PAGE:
How to REALLY Reduce Your Water Consumption

November 12, 2014
How much water do you eat text

This week's blog post comes from Julia Aughenbaugh. Julia is one of Residential Dining's Environmental Interns. Today she is sharing how you can help conserve water during this historical drought.

You should have heard by now that California is in a drought, one of the worst on record. Not only have we seen an extreme decrease in rainfall, we also don’t have adequate water reserved in the mountaintop snow, and in ground water. Long story short, we need to conserve water.
We all know a few tricks such as turning off the water when brushing your teeth, taking shorter showers, and limiting how often you wash your car and your clothes. But these have an insignificant affect your water footprint.

Your water footprint is the amount of water you are responsible for consuming. It includes the water you use in the kitchen and bathrooms, and the water used to grow your food, make your clothes, process your energy, and everything in between. We often forget about the water that we don’t come in direct contact with it, but it makes up a larger proportion of our water footprint. Visit Water Foot Print Calculator to see your water footprint in action.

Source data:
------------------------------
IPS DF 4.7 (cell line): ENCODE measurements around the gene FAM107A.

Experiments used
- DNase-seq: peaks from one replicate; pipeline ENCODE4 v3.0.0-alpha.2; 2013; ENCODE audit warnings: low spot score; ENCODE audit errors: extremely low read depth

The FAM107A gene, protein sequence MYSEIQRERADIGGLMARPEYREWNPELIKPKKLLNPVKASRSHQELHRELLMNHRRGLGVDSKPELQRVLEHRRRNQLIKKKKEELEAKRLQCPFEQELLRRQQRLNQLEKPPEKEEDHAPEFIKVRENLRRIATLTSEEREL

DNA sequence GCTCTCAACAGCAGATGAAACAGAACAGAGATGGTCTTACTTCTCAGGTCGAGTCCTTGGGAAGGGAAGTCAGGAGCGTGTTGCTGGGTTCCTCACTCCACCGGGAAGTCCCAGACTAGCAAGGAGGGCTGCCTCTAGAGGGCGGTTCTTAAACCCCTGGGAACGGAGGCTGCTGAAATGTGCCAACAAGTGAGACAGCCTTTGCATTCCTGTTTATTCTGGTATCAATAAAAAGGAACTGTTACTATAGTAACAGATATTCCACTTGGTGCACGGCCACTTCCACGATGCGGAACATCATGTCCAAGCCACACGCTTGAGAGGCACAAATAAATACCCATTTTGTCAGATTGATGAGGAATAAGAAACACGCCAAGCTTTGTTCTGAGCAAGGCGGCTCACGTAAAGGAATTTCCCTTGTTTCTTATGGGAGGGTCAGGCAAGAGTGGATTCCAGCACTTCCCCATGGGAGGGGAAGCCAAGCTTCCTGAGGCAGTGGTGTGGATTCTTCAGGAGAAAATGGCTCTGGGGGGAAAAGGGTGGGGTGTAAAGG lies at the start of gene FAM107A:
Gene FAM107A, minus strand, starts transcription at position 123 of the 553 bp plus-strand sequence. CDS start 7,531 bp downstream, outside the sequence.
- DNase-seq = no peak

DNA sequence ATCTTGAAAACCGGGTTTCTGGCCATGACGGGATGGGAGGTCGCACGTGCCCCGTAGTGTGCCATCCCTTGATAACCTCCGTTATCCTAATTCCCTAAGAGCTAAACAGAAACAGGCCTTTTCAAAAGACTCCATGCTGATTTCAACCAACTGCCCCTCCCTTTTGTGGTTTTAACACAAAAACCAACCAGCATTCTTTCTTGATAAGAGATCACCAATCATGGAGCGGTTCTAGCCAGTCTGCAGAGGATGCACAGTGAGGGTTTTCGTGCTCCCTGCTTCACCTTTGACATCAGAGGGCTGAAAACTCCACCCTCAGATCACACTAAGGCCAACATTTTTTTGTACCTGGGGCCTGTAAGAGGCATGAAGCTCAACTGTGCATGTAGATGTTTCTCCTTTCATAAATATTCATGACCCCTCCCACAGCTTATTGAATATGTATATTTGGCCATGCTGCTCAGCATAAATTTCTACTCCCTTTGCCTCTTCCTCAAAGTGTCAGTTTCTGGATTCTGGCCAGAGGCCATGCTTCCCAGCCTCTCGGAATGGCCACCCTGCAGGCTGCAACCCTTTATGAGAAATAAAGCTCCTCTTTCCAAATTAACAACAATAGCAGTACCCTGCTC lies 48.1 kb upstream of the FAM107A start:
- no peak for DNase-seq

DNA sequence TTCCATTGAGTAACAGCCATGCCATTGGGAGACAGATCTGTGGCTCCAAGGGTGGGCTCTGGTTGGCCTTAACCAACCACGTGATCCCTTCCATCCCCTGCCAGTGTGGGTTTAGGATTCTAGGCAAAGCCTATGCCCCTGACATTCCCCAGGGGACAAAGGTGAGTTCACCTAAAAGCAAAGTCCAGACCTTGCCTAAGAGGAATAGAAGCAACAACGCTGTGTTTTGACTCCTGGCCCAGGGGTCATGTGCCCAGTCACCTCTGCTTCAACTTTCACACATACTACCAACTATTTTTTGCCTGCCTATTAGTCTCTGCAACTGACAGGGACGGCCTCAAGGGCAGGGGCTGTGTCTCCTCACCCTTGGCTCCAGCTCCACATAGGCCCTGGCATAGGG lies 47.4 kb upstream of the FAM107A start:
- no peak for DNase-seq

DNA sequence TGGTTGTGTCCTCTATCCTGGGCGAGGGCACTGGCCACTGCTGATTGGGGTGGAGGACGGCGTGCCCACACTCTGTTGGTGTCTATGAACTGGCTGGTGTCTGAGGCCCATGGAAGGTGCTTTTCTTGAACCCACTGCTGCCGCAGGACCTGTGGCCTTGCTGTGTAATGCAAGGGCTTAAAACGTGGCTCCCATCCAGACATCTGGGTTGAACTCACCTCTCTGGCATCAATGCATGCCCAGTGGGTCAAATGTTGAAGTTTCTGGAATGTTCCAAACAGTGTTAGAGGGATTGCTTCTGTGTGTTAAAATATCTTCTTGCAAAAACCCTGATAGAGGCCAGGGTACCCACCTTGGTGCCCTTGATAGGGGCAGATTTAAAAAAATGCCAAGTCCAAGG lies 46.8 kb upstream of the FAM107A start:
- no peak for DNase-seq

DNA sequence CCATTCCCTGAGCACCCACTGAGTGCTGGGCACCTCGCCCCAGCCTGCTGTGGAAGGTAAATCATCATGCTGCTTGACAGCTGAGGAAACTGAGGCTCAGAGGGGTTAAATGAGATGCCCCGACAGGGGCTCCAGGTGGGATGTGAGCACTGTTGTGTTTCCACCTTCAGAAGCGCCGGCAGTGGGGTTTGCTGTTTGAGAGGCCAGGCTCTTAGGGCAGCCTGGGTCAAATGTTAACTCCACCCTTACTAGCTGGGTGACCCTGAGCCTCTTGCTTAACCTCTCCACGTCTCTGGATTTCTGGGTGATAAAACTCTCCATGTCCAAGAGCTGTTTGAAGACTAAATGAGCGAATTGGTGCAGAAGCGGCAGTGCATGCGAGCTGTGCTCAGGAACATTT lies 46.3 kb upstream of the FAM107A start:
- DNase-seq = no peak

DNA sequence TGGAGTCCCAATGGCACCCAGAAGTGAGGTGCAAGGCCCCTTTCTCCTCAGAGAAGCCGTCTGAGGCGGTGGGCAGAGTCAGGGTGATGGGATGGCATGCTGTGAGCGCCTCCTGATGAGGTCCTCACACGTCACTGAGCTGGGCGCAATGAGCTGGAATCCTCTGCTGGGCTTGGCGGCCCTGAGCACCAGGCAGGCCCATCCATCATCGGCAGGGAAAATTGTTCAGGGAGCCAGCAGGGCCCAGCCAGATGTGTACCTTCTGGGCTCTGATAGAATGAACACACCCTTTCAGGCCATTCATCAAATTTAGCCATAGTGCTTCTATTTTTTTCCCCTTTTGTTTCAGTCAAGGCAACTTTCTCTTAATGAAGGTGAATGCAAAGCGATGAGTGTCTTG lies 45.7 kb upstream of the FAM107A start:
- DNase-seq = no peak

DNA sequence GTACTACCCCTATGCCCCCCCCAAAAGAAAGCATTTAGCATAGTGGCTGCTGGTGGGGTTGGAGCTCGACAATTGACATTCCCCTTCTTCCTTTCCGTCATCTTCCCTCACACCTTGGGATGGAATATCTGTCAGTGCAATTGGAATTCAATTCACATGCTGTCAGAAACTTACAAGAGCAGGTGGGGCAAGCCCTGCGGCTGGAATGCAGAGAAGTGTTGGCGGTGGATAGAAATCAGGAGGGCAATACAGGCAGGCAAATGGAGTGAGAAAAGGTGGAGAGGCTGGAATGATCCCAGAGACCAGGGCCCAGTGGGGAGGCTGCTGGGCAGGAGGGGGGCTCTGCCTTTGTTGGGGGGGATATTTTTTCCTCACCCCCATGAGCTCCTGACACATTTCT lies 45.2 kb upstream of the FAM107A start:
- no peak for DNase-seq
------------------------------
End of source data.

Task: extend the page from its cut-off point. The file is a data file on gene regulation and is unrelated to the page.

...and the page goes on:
The easiest way to really reduce your water footprint is to eat lower on the food chain. That means eating more fruits, vegetables, grains, and plant proteins, and eating less meat. Animal products use a lot of water because a lot of water is required to grow the food for the animal. Milk and eggs may not use quite as much water, but the meat in our diets do. For example 1 cup of milk = 50 gallons of water, 2 eggs = 70 gallons of water, but a serving of meat uses thousands of gallons of water.

Skipping one serving of meat a week can save 3,000 gallons of water, while shortening your daily showers by 3 minutes saves less than 60 gallons a week. It would take all year to save 3,000 gallons by taking shorter showers! So consider eating a little lower on the food chain next time you want to help conserve water.

For more tips on ways you can conserve water see http://www.saveourh2o.org/ .
 

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